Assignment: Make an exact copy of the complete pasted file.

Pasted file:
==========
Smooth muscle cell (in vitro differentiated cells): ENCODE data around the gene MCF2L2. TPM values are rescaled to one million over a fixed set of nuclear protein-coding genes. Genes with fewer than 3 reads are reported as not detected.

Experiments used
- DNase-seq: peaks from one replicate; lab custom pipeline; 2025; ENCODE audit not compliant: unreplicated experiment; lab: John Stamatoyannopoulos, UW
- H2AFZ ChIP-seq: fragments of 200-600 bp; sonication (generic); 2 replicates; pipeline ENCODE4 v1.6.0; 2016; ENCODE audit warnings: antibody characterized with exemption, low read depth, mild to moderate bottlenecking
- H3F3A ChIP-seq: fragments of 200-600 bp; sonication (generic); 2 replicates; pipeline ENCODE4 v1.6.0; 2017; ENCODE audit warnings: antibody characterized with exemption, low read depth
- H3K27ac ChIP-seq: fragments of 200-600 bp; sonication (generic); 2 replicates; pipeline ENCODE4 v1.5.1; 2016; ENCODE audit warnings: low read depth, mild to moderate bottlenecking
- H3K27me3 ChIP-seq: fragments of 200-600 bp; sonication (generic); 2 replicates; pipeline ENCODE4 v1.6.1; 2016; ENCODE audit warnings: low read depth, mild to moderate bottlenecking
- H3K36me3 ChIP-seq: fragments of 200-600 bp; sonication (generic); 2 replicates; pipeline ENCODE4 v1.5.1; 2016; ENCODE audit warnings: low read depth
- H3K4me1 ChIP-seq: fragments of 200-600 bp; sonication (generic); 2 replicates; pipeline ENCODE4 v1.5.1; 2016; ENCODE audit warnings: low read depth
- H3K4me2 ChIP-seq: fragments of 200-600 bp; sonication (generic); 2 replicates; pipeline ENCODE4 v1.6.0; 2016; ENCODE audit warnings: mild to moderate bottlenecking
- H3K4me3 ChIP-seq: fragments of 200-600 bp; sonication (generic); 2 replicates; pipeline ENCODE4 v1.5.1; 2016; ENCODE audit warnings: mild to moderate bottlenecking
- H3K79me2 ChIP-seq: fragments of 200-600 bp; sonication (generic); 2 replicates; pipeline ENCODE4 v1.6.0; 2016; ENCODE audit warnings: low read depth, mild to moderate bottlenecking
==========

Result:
Smooth muscle cell (in vitro differentiated cells): ENCODE data around the gene MCF2L2. TPM values are rescaled to one million over a fixed set of nuclear protein-coding genes. Genes with fewer than 3 reads are reported as not detected.

Experiments used
- DNase-seq: peaks from one replicate; lab custom pipeline; 2025; ENCODE audit not compliant: unreplicated experiment; lab: John Stamatoyannopoulos, UW
- H2AFZ ChIP-seq: fragments of 200-600 bp; sonication (generic); 2 replicates; pipeline ENCODE4 v1.6.0; 2016; ENCODE audit warnings: antibody characterized with exemption, low read depth, mild to moderate bottlenecking
- H3F3A ChIP-seq: fragments of 200-600 bp; sonication (generic); 2 replicates; pipeline ENCODE4 v1.6.0; 2017; ENCODE audit warnings: antibody characterized with exemption, low read depth
- H3K27ac ChIP-seq: fragments of 200-600 bp; sonication (generic); 2 replicates; pipeline ENCODE4 v1.5.1; 2016; ENCODE audit warnings: low read depth, mild to moderate bottlenecking
- H3K27me3 ChIP-seq: fragments of 200-600 bp; sonication (generic); 2 replicates; pipeline ENCODE4 v1.6.1; 2016; ENCODE audit warnings: low read depth, mild to moderate bottlenecking
- H3K36me3 ChIP-seq: fragments of 200-600 bp; sonication (generic); 2 replicates; pipeline ENCODE4 v1.5.1; 2016; ENCODE audit warnings: low read depth
- H3K4me1 ChIP-seq: fragments of 200-600 bp; sonication (generic); 2 replicates; pipeline ENCODE4 v1.5.1; 2016; ENCODE audit warnings: low read depth
- H3K4me2 ChIP-seq: fragments of 200-600 bp; sonication (generic); 2 replicates; pipeline ENCODE4 v1.6.0; 2016; ENCODE audit warnings: mild to moderate bottlenecking
- H3K4me3 ChIP-seq: fragments of 200-600 bp; sonication (generic); 2 replicates; pipeline ENCODE4 v1.5.1; 2016; ENCODE audit warnings: mild to moderate bottlenecking
- H3K79me2 ChIP-seq: fragments of 200-600 bp; sonication (generic); 2 replicates; pipeline ENCODE4 v1.6.0; 2016; ENCODE audit warnings: low read depth, mild to moderate bottlenecking